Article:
Friday, August 27, 2010

John R. Cooper, Voice in Ben Jonson's Tetrameter Lyrics

John R. Cooper, Voice in Ben Jonson’s Tetrameter Lyrics, in The Ben Jonson Journal, Volume 12, 2005.

Yet it was his tetrameter lyrics that first gave me the impression long ago of a distinctively Jonsonian voice, and it was also those lyrics that seem to have been most influential on his “sons.” Trimpi acknowledged this when he said that it was Jonson’s “slighter poems rather than his more original and more didactic verse” that had the most influence among “his most talented admirers”. (94)

That a syllable on the ictus of an iambic pentameter line may be either accented or merely stressed is the reason for the expressive flexibility of this verse form. While Surrey, the inventor of the iambic pentameter line in Early Modern English, generally put words that were semantically important and therefore accented before a caesura and at the end of a line, later poets, starting with Sidney, started putting semantically accented syllables at various places in the line so that the intonational contours of the lines varied. That, in fact, was Sidney’s great stylistic contribution to English verse. (97)

Shakespeare took increasingly advantage of the potential flexibility of iambic verse. Through his career there is a steady decrease in the importance of end-of-line words in his blank verse. Sidney also taught poets to vary the pace of iambic pentameter lines, slowing them by placing stressed syllables off the metrical beat (e.g., “With how sad steps, O moon, thou climb’st the skies”) or speeding them by having only unstressed syllables off the beat (e.g., “In martial sports I had my cunning tried”). (98)

Metrically, and even rhythmically, these poems are very similar. The most prominent rhythmical feature of each of them is an obvious four-beat meter. Yet, at least impressionistically, Jonson’s poem seems quieter and less obviously song-like. Jonson’s text gives more resistance to the meter. /
In the first place, Marlowe’s metrical accenting adheres to the standard pattern, with the second and fourth beat in each line being accented more than the first and third. … Here the even-numbered beats are all on semantically more important syllables than the odd-numbered ones. (101)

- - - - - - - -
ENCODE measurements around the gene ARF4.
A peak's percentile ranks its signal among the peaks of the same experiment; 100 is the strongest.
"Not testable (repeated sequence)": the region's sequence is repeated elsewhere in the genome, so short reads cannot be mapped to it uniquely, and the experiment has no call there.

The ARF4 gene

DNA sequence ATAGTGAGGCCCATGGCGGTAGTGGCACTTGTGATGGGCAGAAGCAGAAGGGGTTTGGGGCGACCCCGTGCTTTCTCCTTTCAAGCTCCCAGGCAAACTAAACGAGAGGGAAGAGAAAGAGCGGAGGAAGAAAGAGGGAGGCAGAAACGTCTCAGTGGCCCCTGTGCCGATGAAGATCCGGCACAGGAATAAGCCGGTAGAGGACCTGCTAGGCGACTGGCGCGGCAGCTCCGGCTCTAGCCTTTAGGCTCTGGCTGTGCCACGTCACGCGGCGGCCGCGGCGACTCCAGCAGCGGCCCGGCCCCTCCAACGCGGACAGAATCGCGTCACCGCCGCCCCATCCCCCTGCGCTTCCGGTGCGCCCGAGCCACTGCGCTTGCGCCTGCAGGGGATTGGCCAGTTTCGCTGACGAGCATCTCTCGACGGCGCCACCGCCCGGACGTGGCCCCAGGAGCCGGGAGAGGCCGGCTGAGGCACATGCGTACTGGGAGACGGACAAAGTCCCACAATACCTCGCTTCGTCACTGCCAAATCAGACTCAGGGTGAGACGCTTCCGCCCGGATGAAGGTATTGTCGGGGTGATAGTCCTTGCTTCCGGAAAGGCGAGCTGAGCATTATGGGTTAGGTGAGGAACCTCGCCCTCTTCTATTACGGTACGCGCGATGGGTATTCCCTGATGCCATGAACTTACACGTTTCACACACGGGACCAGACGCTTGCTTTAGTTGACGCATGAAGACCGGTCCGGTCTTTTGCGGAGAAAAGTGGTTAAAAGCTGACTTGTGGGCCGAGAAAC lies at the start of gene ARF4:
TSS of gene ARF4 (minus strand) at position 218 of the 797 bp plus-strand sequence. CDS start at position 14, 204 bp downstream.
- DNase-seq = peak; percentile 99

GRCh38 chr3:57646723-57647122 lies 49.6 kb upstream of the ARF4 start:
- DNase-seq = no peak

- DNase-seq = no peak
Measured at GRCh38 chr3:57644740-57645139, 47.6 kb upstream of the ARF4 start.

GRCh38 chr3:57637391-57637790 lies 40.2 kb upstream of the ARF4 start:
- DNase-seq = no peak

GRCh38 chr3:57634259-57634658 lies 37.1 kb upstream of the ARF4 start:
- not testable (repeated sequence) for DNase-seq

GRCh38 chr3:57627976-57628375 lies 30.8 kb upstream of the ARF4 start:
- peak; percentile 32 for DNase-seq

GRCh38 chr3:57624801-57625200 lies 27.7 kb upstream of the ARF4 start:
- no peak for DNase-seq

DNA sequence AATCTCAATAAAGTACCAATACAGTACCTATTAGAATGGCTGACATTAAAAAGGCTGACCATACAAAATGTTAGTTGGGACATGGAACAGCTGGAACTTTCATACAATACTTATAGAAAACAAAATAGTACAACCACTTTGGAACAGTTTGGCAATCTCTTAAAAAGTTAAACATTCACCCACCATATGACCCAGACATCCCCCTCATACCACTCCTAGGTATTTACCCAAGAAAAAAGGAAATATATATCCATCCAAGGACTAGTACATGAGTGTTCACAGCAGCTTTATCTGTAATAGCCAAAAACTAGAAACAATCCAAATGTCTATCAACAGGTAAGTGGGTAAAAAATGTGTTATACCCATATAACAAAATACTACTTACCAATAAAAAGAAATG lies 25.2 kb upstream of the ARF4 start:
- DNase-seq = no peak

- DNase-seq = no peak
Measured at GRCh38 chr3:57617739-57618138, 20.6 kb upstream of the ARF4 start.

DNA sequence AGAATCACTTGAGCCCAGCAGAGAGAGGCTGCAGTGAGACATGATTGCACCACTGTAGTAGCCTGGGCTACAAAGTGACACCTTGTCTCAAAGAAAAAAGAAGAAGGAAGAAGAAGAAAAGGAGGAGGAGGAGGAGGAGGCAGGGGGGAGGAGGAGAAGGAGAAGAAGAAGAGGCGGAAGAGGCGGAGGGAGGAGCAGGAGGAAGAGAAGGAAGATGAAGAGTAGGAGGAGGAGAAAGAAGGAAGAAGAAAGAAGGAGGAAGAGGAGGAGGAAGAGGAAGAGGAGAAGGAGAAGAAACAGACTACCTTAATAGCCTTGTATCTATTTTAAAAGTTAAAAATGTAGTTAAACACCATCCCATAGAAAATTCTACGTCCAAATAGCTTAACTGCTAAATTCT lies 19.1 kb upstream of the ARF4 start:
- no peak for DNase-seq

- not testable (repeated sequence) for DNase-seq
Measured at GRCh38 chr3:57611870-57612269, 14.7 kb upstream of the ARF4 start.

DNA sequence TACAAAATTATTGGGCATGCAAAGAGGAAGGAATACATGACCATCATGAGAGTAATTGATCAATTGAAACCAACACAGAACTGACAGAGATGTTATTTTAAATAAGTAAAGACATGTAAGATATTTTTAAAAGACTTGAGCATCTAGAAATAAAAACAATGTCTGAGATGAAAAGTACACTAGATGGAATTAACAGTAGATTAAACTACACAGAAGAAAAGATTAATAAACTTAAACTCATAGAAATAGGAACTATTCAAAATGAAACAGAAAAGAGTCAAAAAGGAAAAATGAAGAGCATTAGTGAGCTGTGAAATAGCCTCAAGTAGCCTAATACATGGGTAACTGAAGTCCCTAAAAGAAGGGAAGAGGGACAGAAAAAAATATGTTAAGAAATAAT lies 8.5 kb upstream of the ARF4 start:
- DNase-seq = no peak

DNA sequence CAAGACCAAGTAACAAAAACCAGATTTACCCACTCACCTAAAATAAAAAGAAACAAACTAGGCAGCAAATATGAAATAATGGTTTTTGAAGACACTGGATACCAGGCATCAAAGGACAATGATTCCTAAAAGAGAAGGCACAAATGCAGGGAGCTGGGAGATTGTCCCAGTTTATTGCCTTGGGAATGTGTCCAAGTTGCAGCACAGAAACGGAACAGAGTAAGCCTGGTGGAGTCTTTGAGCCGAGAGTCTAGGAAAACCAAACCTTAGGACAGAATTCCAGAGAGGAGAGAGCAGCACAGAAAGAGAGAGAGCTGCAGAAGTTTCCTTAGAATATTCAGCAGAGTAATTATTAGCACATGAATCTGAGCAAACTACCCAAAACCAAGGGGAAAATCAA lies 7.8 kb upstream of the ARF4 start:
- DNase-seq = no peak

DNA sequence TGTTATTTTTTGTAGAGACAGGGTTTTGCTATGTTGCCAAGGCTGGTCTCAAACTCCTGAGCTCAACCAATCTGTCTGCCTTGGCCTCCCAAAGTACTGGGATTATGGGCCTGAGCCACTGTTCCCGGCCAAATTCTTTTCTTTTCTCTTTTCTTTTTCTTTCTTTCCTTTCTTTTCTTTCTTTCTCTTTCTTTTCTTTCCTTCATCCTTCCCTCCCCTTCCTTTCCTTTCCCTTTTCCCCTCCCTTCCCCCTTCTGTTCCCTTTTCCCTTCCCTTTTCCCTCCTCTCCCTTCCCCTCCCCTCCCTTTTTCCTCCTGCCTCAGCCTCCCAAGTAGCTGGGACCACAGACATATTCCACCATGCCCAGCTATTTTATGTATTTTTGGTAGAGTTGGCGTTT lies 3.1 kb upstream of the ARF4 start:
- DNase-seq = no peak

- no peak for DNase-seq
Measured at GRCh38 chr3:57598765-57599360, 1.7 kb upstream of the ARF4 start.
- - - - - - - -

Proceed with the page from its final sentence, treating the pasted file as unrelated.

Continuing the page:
Meter will also encourage an unidiomatic accenting of “to” in the last stanza. In the poem by Jonson, by contrast, the meter is less insistent and does not force stressing or accenting hat is different from ordinary speech. (102)

Nevertheless, Jonson’s practice is, in important ways, different from Marlowe’s. His syntactic structures do not coincide with the verse structures so precisely. There is first of all a good deal more pausing within the lines in Jonson, and his caesura’s are of a different character from Marlowe’s. Marlowe’s mid-line pauses are all between the second and third beats, the normal break in a four-beat line. Moreover Marlowe supports the structure by creating parallels in sound or sense… Very few of Jonson’s caesura’s produce this kind of symmetry. Instead, his internal pauses produce various kinds of asymmetry in the lines… (102)

Indeed, much of the subtlety of Jonson’s art lies in the way that he varies the syntax form the line to line and couplet to couplet, much as Sidney did with iambic pentameter. No line or couplet has the same syntactic structure as the one next to it. Moreover he employs a more complex syntax than Marlowe, making in particular freer use of parenthetical phrases marked by punctuation. As a result, performing Jonson’s verse produces a good deal of variety in intonation. (102-3)

Not only is Jonson’s syntax not tied to the structure of the four-beat line, but the syntax is itself more complex than in the Marlovean poem or, indeed, in earlier four-beat poems in general. (105)

The more complex syntax, not surprisingly, is connected to a more complex ordering of ideas. (106)